Anger. Sadness. Resentment. Bitterness. Fear. Welcome to the emotions of Sandwich Generation 101.
Two years ago I was forced to sign up for a course in life that comes with very little desire to attend. Caught between a life of active children and ailing parents, it’s been an education unlike anything I ever imagined. And being that every course is different depending on one’s personal situation, there is no textbook for these lessons.
The last month has been my midterm test. I’m not quite sure I’ve passed.
As regular readers of this column know, my father has Alzheimer’s. A cruel disease that robs the individual of themselves and thrusts families into the horrible position of watching the person that was the champion of the family disappear before their eyes. Though Pops still remembers everybody’s name and is quick to recall memories of growing up in Saskatchewan, he can’t remember what he said two minutes ago.
Early last month the Hall Clan was in Revelstoke for my daughter’s soccer tournament. On Sunday morning I received a call on my cell phone that my mom was in the hospital and had suffered a small stroke. A few more toppings added to the sandwich and a whole new chapter for the improvisational textbook.
The last month has been a blur, but one that’s opened my eyes wider than ever before.
With no other family to rely on for support — my older brother lives in Australia — the responsibility for my parents has been solely plopped on the shoulders of my wife and me. To say it hasn’t sucked would be a lie. Such is life in the sandwich.
What the steady parade to Kootenay Lake Hospital, the far too seldom visits to Castleview residential care facility and lengthy phone calls with home care professionals has taught me is that the health care system is taxed. That said, those involved on the frontlines are doing an admirable job.
In a nutshell, here’s my predicament. My parents live in their own house. Neither can fully look after themselves. Together they may be able to team up to survive. Between full time jobs and busy kids, we can help where possible. There is a tiny bit of public home care that will garnish the care.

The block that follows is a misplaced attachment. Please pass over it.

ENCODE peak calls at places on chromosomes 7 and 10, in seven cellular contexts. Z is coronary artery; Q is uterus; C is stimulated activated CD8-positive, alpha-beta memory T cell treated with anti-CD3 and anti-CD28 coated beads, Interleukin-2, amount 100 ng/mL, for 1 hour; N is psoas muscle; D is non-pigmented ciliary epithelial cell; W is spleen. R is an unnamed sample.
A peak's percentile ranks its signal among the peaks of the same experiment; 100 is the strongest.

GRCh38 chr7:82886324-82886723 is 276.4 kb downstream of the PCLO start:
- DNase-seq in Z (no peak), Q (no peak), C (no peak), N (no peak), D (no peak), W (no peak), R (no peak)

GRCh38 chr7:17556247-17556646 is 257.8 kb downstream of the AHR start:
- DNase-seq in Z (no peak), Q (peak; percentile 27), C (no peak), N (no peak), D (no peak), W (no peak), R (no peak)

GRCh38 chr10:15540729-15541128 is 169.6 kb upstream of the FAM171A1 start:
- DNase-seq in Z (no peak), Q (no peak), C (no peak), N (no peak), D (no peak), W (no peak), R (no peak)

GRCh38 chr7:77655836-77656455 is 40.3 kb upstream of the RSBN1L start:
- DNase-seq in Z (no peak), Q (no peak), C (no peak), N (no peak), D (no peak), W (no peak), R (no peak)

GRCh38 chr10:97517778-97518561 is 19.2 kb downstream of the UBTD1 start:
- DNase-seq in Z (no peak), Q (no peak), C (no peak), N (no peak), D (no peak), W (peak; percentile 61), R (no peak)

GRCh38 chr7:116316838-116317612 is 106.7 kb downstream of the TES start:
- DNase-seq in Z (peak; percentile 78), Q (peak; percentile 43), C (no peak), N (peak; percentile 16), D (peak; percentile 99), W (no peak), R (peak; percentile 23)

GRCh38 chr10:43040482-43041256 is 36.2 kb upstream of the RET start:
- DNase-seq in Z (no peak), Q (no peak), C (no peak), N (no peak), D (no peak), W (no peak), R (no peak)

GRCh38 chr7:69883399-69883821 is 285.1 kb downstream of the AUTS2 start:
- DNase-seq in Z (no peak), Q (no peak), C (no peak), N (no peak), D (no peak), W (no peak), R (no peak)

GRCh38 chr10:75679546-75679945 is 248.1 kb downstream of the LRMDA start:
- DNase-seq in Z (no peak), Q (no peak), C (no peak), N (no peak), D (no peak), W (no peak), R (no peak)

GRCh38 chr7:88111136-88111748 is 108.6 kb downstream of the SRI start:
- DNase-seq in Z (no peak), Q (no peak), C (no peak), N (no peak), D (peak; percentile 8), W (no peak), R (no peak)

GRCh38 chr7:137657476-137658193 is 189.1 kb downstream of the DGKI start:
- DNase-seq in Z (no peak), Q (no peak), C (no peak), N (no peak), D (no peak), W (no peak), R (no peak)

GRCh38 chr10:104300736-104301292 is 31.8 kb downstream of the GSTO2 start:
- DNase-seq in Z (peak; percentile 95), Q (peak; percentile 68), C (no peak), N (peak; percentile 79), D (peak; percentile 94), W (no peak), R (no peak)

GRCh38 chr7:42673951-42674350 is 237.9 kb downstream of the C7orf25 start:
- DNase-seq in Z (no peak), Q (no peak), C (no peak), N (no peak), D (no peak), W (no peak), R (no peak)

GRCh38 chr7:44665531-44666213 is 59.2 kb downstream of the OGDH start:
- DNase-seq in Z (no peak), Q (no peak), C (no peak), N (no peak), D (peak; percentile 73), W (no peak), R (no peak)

But the writing is on the wall.
My father is destined for a full time life in a residential care facility and my mom might not be far behind. Adding to an already complicated situation is the fact my father hasn’t even been approved to be on a waiting list. Even if he does meet the requirements, there are no beds currently available in the entire West Kootenay.
There is a solution to our current bind, but it’s costly. Interior Health has private pay bed options available and the waiting list is significantly shorter. If my father were to get into a public pay bed the cost would be just under $1,000 a month. The cost for a private pay bed? Just under $5,000 a month.
That number is staggering on many levels.
First of all, my parents did okay in their life and do have some cash in the bank. That said, $5,000 would drain the coffers within a year. It seems like the government’s course is to empty bank accounts before they kick in to help. More unlucky than unfair for people in positions like my parents.
What’s just as distressing is when I remove myself from the situation and look at the cost as a taxpayer. If $5,000 is the true cost of care for a person like my father, the rest of the population is being asked to take on 80 per cent of his care. There are a lot of people in this position and that subsidy when multiplied by all those who are in public pay beds is troubling. It’s simply unsustainable.
This front row seat to seniors care has shown me just how stretched and how expensive it is to take care of some of society’s most vulnerable. Unfortunately it has provided me with few answers to what is right. In fact, I’m pretty sure the answer isn’t out there.
I will continue to soldier on as a member of the sandwich generation knowing I’m certainly not the only person dealing with these heady issues. The learning curve is steep and I’m not sure when I will face the final exam.
The emotions of Sandwich Generation 101 are intense. Though mostly void of the positive, one uplifting word that can be added to the list at the top of this column is gratitude. Without the people who have assisted us in the last month, the situation would have been much more bleak. Those on the frontlines of seniors care are heroes who do an extremely taxing job.
Wherever this journey takes me, I will never forget those who helped along the way.
Bob Hall is the editor of the Nelson Star. He can be reached at email@example.com. Find him on Twitter at BobbyHall10